Right now, it is safe to say that Amazon Web Services, with its Graviton2 Arm CPUs, which launched in December 2019 and which it uses in its own DPUs and now as CPUs inside of servers, is both the dominant maker (in the sense that it designs the chips, has them fabbed, and commissions ODMs to build machines) and the dominant user (in the sense that it uses them internally in its datacenters but is now selling raw Graviton and Graviton2 capacity to customers on its EC2 compute service) in the world when it comes to Arm servers. We do not know what Amazon’s long-term goal is – raw infrastructure will be based on the X86 architecture for a long time as customers need it, but many of the services that AWS sells could run on Arm chips and no one would be any the wiser – but Andy Jassey, chief executive officer at the cloud division of Amazon, said that the re:Invent 2020 event in December that its Graviton2 instances offered 40 percent better price/performance than its Intel Xeon SP and AMD Epyc instances, and we all know that Google has said that it would change compute architectures just to get 20 percent better bang for the buck.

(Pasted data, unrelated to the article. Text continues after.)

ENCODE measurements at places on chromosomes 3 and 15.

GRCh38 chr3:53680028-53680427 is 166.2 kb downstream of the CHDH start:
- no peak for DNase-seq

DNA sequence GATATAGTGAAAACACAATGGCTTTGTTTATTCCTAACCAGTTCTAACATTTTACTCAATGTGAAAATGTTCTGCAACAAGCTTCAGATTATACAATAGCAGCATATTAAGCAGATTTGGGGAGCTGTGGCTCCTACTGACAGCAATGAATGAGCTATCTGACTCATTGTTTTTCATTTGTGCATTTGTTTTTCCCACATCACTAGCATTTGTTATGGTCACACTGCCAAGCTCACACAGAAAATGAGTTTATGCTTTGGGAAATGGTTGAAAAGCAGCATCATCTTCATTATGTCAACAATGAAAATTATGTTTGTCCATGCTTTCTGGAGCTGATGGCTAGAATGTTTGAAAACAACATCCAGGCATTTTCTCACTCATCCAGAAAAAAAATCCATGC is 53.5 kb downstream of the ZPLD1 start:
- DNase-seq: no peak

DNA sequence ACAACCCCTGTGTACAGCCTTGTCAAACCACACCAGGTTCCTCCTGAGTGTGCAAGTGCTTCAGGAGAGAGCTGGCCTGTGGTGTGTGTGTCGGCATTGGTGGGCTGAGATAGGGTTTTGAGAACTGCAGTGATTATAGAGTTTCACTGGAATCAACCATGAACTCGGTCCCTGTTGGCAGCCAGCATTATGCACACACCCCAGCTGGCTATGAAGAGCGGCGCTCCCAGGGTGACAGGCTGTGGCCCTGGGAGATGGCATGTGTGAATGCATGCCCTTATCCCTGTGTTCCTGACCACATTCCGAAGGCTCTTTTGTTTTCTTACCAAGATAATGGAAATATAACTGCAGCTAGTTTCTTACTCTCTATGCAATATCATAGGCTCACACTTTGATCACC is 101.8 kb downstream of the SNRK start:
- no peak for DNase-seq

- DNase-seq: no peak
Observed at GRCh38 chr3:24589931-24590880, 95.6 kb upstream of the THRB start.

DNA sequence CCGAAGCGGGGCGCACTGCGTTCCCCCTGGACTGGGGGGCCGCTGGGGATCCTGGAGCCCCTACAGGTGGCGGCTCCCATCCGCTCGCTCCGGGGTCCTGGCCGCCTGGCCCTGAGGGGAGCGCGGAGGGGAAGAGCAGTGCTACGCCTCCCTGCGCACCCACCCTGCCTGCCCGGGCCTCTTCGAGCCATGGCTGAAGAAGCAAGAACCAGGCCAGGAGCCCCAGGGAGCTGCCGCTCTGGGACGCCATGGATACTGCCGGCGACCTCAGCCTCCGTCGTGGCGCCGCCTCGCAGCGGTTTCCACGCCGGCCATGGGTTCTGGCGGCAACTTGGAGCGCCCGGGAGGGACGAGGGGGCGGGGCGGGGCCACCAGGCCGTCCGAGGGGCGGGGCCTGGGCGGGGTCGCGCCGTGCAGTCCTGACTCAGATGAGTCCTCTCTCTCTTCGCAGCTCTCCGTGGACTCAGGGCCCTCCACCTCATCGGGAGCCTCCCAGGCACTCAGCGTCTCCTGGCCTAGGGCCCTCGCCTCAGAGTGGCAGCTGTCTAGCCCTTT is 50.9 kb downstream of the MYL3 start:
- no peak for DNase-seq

The rise of Graviton and then Graviton2 and what we presumed will be Graviton3 at the end of this year and Graviton4 at the end of next year is one of the reasons why Marvell canned the Triton ThunderX3 chip at the end of last year, and the other one is the rumor that Microsoft is working on its own Arm chips for clients and servers. And this is an important lesson. Those chip makers who bank on a hyperscaler or cloud builder to be their big customer may be pulled up short. Microsoft has used Qualcomm Snapdragon Arm chips in its Surface Pro laptops (which run Windows) and has a Windows Server variant that it could run on the Qualcomm Centriq server chips as well as the ThunderX2 and ThunderX3 from Marvell. Microsoft said three years ago that it wanted half of its datacenter capacity to be on Arm eventually, and either it got tired of trying to bolster these chipmakers or they gave up and left it holding the bag. Either way, that probably won’t happen again, and if Microsoft is considering designing its own Arm server chips, then it is reasonable to think it may do the same for clients and game consoles and maybe even DPUs and other devices that it can sell to customers. (If we had to guess, Microsoft decided to go its own way for much the same reason that AWS did, and that put the kibosh on both Qualcomm and Marvell in Arm server chips.)